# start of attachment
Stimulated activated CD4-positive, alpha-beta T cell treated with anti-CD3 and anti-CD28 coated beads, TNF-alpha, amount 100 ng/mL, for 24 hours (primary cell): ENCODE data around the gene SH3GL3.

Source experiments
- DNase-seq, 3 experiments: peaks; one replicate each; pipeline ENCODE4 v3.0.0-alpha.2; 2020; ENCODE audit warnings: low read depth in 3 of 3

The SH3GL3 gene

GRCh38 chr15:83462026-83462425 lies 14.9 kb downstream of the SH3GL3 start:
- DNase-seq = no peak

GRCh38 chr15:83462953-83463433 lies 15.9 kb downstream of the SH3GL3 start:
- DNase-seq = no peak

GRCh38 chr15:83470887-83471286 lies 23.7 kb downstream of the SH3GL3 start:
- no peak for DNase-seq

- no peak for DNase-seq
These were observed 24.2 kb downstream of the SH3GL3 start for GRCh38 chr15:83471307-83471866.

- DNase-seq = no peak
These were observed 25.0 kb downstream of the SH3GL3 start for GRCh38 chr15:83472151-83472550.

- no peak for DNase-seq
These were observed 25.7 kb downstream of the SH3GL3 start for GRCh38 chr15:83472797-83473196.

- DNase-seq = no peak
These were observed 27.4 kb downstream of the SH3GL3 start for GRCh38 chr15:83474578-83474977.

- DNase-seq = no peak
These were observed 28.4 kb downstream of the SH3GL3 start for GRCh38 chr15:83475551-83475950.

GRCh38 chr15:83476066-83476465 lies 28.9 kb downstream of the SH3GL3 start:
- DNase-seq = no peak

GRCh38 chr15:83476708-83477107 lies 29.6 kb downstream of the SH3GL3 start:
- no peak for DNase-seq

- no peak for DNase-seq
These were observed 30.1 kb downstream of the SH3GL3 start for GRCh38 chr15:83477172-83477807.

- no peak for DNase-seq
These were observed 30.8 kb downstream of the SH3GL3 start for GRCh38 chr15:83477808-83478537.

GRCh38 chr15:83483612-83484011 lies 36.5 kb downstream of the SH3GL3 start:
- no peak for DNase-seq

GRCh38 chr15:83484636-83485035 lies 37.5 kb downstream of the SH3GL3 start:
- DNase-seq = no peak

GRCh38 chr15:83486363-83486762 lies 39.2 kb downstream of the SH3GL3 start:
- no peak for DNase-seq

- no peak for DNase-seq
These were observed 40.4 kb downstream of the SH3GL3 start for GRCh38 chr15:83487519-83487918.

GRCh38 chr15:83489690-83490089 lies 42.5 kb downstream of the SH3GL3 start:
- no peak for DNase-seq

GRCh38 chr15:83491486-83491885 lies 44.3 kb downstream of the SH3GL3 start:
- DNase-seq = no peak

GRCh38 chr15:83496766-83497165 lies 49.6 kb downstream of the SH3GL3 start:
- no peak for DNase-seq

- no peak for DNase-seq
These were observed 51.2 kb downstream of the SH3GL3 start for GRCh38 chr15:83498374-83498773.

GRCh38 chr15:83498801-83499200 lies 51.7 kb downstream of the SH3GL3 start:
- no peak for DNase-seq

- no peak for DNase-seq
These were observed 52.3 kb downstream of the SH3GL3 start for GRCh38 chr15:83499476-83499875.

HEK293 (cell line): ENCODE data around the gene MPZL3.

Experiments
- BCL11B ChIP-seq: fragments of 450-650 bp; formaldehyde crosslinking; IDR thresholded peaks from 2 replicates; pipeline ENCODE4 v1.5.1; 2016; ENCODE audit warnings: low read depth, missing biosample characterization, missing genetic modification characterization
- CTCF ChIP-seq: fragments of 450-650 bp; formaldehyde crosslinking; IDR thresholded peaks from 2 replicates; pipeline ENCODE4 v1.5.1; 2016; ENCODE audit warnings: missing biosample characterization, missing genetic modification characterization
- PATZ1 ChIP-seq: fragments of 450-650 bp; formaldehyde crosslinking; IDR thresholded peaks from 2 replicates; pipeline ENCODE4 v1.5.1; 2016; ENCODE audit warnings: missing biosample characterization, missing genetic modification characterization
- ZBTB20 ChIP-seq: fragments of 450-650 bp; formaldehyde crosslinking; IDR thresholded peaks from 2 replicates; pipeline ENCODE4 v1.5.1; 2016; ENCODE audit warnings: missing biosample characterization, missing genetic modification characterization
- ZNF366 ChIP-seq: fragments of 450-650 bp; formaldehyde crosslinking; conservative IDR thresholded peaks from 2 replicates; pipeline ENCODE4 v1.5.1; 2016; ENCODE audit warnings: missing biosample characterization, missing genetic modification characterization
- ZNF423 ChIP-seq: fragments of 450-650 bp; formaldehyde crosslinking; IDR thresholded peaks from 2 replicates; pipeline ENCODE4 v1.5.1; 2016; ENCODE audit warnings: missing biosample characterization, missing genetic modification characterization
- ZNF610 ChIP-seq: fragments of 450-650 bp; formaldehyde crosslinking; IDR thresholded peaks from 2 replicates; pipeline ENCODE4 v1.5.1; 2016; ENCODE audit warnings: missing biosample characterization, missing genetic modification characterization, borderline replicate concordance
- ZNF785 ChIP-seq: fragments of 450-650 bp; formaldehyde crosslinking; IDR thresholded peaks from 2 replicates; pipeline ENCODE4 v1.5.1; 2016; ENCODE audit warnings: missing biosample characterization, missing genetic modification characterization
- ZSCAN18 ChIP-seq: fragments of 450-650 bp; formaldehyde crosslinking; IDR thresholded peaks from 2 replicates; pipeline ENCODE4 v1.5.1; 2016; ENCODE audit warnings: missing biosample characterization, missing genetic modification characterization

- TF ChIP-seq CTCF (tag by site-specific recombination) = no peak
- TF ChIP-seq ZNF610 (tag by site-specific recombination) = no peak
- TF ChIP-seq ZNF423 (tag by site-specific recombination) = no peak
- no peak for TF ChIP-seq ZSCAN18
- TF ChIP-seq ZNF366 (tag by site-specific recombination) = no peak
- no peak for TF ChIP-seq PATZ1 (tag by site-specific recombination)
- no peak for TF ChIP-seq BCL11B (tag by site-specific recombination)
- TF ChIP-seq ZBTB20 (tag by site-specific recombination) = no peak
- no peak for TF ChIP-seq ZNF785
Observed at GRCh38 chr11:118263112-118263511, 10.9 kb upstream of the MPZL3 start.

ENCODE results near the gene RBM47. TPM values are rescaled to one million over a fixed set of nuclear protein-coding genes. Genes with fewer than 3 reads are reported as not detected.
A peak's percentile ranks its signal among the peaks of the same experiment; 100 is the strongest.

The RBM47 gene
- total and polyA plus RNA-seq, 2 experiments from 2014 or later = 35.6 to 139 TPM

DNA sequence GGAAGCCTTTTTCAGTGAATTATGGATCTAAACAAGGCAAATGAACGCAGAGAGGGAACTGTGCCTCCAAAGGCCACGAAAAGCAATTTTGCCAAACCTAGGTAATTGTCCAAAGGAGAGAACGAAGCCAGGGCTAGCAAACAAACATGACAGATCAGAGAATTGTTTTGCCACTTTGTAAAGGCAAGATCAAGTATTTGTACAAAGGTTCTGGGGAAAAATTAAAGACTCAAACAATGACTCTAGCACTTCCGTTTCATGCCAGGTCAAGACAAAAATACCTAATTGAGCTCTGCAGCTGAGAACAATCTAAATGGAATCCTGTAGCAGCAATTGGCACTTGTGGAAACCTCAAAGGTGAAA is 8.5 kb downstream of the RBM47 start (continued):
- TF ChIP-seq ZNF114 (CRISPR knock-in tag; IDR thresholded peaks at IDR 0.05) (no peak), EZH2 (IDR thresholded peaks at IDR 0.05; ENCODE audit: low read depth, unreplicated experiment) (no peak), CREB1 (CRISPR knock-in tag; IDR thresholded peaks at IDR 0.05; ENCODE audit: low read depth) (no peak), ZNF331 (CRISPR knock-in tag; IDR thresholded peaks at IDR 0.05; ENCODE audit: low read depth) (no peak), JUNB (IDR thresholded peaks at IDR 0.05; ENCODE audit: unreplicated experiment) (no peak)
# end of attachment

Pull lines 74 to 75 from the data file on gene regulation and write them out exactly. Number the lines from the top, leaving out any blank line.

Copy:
DNA sequence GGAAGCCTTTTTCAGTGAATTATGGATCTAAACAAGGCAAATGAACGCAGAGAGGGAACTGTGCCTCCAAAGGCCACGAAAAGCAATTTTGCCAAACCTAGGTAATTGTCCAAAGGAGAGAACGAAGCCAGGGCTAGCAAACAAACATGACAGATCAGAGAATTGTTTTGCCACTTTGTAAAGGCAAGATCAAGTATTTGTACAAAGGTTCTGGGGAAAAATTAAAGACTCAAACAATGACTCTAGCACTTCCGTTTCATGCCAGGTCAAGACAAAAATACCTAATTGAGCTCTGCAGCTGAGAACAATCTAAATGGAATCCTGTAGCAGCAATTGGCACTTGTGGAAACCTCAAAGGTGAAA is 8.5 kb downstream of the RBM47 start (continued):
- TF ChIP-seq ZNF114 (CRISPR knock-in tag; IDR thresholded peaks at IDR 0.05) (no peak), EZH2 (IDR thresholded peaks at IDR 0.05; ENCODE audit: low read depth, unreplicated experiment) (no peak), CREB1 (CRISPR knock-in tag; IDR thresholded peaks at IDR 0.05; ENCODE audit: low read depth) (no peak), ZNF331 (CRISPR knock-in tag; IDR thresholded peaks at IDR 0.05; ENCODE audit: low read depth) (no peak), JUNB (IDR thresholded peaks at IDR 0.05; ENCODE audit: unreplicated experiment) (no peak)